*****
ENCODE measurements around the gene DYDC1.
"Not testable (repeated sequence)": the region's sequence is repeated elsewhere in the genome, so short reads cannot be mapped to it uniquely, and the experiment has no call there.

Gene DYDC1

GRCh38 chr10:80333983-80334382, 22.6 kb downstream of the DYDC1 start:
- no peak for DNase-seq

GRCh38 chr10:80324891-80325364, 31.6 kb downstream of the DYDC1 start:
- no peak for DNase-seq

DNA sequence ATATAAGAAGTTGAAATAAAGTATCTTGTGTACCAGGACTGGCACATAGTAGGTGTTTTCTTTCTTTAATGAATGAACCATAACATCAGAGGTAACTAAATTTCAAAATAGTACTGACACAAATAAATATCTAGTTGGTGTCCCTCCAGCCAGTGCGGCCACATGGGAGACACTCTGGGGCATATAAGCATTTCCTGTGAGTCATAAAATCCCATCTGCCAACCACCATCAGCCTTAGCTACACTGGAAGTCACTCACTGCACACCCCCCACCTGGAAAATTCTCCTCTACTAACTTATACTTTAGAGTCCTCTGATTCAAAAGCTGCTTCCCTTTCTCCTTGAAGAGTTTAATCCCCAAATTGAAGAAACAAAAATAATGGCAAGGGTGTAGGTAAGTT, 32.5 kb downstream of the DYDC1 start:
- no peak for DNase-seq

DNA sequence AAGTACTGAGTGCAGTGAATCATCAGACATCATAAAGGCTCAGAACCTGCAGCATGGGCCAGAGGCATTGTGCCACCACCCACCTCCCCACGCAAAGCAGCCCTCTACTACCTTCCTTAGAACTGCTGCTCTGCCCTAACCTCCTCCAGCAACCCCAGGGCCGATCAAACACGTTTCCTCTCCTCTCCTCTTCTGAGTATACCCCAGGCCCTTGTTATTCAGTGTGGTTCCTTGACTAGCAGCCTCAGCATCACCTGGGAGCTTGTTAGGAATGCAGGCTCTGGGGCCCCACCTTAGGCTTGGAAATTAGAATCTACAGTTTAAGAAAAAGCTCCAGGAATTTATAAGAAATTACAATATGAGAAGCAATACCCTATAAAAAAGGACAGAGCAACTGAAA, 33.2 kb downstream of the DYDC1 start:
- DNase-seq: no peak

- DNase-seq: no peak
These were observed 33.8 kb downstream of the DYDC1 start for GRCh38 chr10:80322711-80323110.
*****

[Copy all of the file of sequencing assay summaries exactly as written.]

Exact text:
ENCODE measurements around the gene DYDC1.
"Not testable (repeated sequence)": the region's sequence is repeated elsewhere in the genome, so short reads cannot be mapped to it uniquely, and the experiment has no call there.

Gene DYDC1

GRCh38 chr10:80333983-80334382, 22.6 kb downstream of the DYDC1 start:
- no peak for DNase-seq

GRCh38 chr10:80324891-80325364, 31.6 kb downstream of the DYDC1 start:
- no peak for DNase-seq

DNA sequence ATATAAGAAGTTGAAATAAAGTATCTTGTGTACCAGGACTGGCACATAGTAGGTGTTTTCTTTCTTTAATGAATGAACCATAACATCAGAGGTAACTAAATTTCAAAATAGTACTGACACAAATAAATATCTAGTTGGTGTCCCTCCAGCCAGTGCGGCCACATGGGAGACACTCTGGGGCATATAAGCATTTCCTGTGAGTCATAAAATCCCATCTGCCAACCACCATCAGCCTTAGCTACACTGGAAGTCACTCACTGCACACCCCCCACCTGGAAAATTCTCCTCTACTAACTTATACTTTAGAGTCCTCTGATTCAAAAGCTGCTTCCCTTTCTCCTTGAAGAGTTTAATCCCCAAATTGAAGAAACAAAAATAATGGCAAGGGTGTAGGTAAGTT, 32.5 kb downstream of the DYDC1 start:
- no peak for DNase-seq

DNA sequence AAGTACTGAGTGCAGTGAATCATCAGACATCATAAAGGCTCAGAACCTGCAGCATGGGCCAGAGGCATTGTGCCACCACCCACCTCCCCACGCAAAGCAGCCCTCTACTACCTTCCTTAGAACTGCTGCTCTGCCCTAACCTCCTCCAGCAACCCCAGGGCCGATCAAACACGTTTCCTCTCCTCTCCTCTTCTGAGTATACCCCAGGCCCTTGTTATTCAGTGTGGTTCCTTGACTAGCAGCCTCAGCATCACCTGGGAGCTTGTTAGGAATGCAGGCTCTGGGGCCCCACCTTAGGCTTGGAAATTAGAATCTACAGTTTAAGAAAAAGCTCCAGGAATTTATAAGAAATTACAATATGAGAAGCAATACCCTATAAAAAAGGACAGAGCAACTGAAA, 33.2 kb downstream of the DYDC1 start:
- DNase-seq: no peak

- DNase-seq: no peak
These were observed 33.8 kb downstream of the DYDC1 start for GRCh38 chr10:80322711-80323110.